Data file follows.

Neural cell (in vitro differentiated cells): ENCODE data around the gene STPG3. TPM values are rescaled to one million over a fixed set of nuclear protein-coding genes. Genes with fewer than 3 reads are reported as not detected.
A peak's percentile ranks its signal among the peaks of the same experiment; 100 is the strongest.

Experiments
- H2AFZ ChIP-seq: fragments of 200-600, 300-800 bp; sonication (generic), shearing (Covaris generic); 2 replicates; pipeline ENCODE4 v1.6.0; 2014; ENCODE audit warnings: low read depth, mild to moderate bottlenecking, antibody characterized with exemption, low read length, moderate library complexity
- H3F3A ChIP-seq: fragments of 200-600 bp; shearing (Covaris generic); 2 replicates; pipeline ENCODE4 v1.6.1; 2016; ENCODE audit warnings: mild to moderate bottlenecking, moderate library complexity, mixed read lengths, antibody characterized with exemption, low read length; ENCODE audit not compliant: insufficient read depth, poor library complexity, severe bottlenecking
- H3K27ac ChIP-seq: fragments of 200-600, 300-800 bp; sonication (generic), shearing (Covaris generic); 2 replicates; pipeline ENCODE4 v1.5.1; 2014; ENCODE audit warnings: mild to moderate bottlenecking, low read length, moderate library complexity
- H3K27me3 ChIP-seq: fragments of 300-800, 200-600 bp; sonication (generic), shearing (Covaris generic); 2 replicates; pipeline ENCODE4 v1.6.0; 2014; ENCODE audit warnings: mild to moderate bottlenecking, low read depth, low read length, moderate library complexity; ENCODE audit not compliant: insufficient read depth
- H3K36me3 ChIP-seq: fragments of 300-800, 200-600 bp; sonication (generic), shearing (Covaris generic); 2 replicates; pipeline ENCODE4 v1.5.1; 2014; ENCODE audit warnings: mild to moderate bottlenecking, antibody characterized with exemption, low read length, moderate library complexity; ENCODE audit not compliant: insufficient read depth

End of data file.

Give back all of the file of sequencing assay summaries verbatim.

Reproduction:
Neural cell (in vitro differentiated cells): ENCODE data around the gene STPG3. TPM values are rescaled to one million over a fixed set of nuclear protein-coding genes. Genes with fewer than 3 reads are reported as not detected.
A peak's percentile ranks its signal among the peaks of the same experiment; 100 is the strongest.

Experiments
- H2AFZ ChIP-seq: fragments of 200-600, 300-800 bp; sonication (generic), shearing (Covaris generic); 2 replicates; pipeline ENCODE4 v1.6.0; 2014; ENCODE audit warnings: low read depth, mild to moderate bottlenecking, antibody characterized with exemption, low read length, moderate library complexity
- H3F3A ChIP-seq: fragments of 200-600 bp; shearing (Covaris generic); 2 replicates; pipeline ENCODE4 v1.6.1; 2016; ENCODE audit warnings: mild to moderate bottlenecking, moderate library complexity, mixed read lengths, antibody characterized with exemption, low read length; ENCODE audit not compliant: insufficient read depth, poor library complexity, severe bottlenecking
- H3K27ac ChIP-seq: fragments of 200-600, 300-800 bp; sonication (generic), shearing (Covaris generic); 2 replicates; pipeline ENCODE4 v1.5.1; 2014; ENCODE audit warnings: mild to moderate bottlenecking, low read length, moderate library complexity
- H3K27me3 ChIP-seq: fragments of 300-800, 200-600 bp; sonication (generic), shearing (Covaris generic); 2 replicates; pipeline ENCODE4 v1.6.0; 2014; ENCODE audit warnings: mild to moderate bottlenecking, low read depth, low read length, moderate library complexity; ENCODE audit not compliant: insufficient read depth
- H3K36me3 ChIP-seq: fragments of 300-800, 200-600 bp; sonication (generic), shearing (Covaris generic); 2 replicates; pipeline ENCODE4 v1.5.1; 2014; ENCODE audit warnings: mild to moderate bottlenecking, antibody characterized with exemption, low read length, moderate library complexity; ENCODE audit not compliant: insufficient read depth